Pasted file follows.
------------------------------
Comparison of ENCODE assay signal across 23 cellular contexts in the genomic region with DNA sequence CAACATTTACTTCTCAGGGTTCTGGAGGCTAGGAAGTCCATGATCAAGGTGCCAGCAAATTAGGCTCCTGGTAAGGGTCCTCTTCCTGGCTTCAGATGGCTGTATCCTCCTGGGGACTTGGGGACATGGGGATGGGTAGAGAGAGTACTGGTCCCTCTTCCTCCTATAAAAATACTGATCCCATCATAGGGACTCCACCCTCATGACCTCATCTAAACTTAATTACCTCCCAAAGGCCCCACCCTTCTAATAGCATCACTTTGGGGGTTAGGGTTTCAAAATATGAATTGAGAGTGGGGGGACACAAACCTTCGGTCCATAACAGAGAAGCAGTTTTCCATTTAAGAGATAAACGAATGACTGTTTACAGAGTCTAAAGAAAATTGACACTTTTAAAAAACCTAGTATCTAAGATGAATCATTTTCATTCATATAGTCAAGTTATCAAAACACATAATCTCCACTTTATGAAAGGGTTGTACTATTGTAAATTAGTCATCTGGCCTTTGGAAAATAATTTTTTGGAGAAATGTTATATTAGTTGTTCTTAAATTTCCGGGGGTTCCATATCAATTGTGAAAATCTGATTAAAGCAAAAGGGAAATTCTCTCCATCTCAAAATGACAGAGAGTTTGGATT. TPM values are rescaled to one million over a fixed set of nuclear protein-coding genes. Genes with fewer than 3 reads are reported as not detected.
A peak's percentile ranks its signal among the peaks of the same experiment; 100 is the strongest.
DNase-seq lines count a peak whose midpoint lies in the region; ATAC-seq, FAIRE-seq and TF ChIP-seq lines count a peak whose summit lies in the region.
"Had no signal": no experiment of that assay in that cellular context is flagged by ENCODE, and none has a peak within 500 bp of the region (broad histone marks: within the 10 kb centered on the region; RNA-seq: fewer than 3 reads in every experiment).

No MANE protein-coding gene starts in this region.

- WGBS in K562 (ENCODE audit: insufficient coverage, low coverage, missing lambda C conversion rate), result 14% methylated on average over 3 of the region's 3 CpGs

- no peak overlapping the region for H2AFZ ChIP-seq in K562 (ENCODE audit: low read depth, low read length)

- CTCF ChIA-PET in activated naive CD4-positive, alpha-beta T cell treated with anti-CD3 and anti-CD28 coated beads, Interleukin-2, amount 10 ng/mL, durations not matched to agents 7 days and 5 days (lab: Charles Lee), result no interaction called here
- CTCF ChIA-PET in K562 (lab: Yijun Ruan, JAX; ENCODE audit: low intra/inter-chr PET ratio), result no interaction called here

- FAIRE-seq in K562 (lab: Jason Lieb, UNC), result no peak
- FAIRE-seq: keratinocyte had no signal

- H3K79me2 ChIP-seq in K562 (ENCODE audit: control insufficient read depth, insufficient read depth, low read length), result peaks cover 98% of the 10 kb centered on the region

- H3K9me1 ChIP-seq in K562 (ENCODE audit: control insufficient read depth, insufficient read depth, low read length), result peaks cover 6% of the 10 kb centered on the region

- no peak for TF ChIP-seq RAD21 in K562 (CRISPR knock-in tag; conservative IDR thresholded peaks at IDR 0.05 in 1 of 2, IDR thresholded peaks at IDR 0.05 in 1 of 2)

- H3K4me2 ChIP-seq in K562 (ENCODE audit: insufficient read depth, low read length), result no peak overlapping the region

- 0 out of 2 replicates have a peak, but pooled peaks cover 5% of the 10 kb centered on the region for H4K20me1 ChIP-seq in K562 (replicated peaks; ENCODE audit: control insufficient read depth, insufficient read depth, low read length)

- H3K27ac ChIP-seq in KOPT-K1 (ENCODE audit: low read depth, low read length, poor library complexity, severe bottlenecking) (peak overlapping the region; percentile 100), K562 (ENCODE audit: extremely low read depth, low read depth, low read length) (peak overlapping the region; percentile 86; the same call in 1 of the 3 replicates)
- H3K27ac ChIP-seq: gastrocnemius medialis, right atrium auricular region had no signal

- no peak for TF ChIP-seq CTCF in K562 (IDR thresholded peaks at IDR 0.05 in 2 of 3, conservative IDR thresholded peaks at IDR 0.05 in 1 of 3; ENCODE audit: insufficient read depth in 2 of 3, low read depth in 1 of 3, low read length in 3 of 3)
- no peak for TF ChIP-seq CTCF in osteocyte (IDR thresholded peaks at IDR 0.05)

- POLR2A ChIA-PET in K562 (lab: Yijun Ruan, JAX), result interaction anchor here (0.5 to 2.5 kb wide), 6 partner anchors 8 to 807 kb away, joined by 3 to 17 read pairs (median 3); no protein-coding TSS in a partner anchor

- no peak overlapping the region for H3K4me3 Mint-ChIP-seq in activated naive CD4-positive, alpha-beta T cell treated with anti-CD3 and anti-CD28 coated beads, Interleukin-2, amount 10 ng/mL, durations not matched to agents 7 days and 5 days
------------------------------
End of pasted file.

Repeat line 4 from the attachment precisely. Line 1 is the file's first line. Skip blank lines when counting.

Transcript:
"Had no signal": no experiment of that assay in that cellular context is flagged by ENCODE, and none has a peak within 500 bp of the region (broad histone marks: within the 10 kb centered on the region; RNA-seq: fewer than 3 reads in every experiment).